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Why big German companies such as Audi, Bosch, Siemens and Bertelsmann are considering investing in Estonia?

In the interview with Christoph Eichhorn, ambassador of Germany to Estonia, The digital wonderland of Estonia is explored.

Christoph Eichhorn, Germany’s outgoing ambassador in Estonia, has witnessed a strong and growing interest from Germany towards Estonia in three areas: ‘The digital “wonderland of Estonia”, how to keep Europe together, and what to do about the behaviour of the Eastern neighbour – Russia. The digital experiences of Estonia especially draw a lot of attention, not least because in each and every speech on the economy, chancellor Angela Merkel talks about the need to bring digitalisation in Germany to the next level while citing Estonia as an example. We in Germany have to learn from Estonia, underlines the ambassador – this makes practical sense and – at the same time – is a strong political message in today’s Europe. We will keep the union together so long as everyone contributes.  It is probably historically quite rare that Estonians have heard from the head of a much larger country that Estonia is an example to learn from. The chancellor means it.’

This interest translates into very practical daily work of the embassy – hosting countless delegations from Germany on the federal, state and local level, from the public and private sector, as well as from media and academia. Christoph Eichhorn says, sometimes the embassy feels like an airport hub on Monday morning at 7: ‘I’m very happy about the busy traffic. This proves there is immense interest.’

Chancellor Merkel emphasized the joint efforts of Estonia and Germany to keep Europe together while visiting the Startup Centre in Tallinn in 2016, ambassador Eichhorn recalls: ‘It’s not about the size of the member states. What matters is the European spirit, the underlying attitude and mindset that each one brings to the negotiating table in Brussels, to keep the union together and move it forward. In that sense, Estonia and Germany have a very similar view – we both know to value the European Union. We must preserve and build on it.’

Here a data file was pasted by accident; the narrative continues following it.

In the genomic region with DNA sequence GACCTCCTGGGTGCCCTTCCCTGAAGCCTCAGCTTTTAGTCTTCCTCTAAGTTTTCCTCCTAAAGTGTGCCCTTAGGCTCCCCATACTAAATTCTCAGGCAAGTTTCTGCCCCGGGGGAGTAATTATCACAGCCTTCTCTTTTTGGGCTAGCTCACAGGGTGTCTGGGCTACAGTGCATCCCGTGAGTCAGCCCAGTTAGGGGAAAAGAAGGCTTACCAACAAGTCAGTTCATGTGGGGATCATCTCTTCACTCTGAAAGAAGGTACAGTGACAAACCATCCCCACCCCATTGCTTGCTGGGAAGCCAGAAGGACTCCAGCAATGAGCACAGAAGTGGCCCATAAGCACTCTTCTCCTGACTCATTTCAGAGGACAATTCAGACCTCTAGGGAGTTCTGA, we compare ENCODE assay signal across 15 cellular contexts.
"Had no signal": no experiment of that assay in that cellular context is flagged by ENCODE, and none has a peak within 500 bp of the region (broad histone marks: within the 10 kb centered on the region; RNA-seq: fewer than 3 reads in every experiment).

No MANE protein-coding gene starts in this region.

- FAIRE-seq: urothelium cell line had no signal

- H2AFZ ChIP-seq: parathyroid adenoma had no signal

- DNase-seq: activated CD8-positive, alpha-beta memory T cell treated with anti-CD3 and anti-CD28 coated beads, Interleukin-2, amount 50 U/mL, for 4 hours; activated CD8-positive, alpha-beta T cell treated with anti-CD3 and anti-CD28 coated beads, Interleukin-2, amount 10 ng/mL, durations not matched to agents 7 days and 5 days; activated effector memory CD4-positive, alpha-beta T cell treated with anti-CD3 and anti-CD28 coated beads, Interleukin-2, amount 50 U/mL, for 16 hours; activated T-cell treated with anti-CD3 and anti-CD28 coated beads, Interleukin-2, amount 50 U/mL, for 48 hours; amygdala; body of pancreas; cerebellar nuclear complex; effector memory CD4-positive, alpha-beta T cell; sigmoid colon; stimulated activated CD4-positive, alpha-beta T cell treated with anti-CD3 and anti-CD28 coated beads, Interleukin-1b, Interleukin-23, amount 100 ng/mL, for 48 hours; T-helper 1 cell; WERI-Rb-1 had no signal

While showcasing the digital ‘wonderland’ to visitors from Germany, ambassador Eichhorn explains how Estonia did achieve it politically and practically: ‘Why is Estonia 20 years ahead on e-services? How best do we address the sceptical and critical questions head on: how does Estonia safeguard data privacy so that citizens trust the digital administration? Together with our friends from e-Estonia, we usually manage to convince the visitors of the benefits within 24 hours. Quite often we hear a list of reasons why all this would be much more complicated in Germany: size, federal structure, longer decision-making processes, special interests, etc. The key is to jump forward, not list challenges but rather determine your next digital goal and take concrete steps to achieve it. As a follow-up to delegation visits to Estonia, we have more and more encouraging experiences. I get many invitations to Germany to present Estonian digital achievements and discuss how e-government in Germany could be advanced based on Estonia’s experience.

Doing this together with Estonian and German IT companies and political decision-makers such as mayors – you really see practical progress. Things are moving. That’s encouraging.’

Both sides profit, explains Eichhorn: it is in the interest of Germany to help promote cooperation with digital Estonia and to make digital services work as soon as possible. ‘My main task here is to make the already excellent relationship between our countries even closer and to promote cooperation in every field. I try to help implementing Chancellor Merkel’s policy. In Estonia and in Germany. Very often together with my great colleague Mart Laanemäe, Estonia’s ambassador in Berlin. Team work, that’s what modern embassies of close friends do.’